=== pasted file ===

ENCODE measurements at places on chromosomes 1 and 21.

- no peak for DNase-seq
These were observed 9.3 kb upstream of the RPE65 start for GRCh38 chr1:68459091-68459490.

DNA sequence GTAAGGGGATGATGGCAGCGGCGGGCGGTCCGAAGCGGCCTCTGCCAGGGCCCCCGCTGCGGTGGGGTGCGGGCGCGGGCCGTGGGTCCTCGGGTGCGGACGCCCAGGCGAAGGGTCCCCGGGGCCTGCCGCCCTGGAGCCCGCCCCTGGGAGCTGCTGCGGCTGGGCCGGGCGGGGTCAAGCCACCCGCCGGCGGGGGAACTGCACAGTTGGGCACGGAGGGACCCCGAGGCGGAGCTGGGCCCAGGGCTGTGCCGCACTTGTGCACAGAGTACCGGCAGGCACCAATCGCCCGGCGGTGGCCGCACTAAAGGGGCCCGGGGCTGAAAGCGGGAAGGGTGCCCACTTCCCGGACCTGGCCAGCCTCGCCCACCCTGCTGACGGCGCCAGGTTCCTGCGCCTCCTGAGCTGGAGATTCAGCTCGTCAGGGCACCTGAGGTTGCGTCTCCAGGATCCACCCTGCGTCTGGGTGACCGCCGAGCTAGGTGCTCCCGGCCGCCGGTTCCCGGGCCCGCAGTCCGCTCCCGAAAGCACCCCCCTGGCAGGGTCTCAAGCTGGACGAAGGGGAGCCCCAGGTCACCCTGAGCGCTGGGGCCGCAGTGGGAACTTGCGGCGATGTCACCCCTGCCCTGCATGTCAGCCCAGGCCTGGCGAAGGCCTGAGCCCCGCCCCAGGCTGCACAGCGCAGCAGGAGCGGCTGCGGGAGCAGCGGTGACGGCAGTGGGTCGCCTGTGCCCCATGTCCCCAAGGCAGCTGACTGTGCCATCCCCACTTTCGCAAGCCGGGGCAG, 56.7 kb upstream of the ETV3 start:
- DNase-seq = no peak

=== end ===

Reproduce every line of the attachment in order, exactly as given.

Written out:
ENCODE measurements at places on chromosomes 1 and 21.

- no peak for DNase-seq
These were observed 9.3 kb upstream of the RPE65 start for GRCh38 chr1:68459091-68459490.

DNA sequence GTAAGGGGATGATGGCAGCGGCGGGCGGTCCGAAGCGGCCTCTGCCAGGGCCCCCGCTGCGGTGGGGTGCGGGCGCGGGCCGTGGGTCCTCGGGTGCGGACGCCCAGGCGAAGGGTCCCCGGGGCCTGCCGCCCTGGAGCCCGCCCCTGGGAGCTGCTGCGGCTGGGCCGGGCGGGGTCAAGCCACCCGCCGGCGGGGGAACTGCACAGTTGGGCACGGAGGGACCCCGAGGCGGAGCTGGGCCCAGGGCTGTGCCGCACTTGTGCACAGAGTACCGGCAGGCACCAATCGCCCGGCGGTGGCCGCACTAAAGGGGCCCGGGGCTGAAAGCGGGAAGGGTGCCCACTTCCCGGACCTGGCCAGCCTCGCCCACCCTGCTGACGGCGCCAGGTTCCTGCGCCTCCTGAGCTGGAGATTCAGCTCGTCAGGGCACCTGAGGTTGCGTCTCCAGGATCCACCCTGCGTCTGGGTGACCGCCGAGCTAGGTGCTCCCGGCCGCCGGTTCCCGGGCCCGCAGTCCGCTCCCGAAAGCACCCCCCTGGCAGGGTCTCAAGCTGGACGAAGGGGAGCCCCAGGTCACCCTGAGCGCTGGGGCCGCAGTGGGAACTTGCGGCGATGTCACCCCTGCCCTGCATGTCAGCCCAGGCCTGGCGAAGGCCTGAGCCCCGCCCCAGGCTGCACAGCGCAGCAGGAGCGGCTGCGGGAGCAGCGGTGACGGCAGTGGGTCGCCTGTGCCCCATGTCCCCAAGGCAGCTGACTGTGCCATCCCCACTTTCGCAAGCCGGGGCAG, 56.7 kb upstream of the ETV3 start:
- DNase-seq = no peak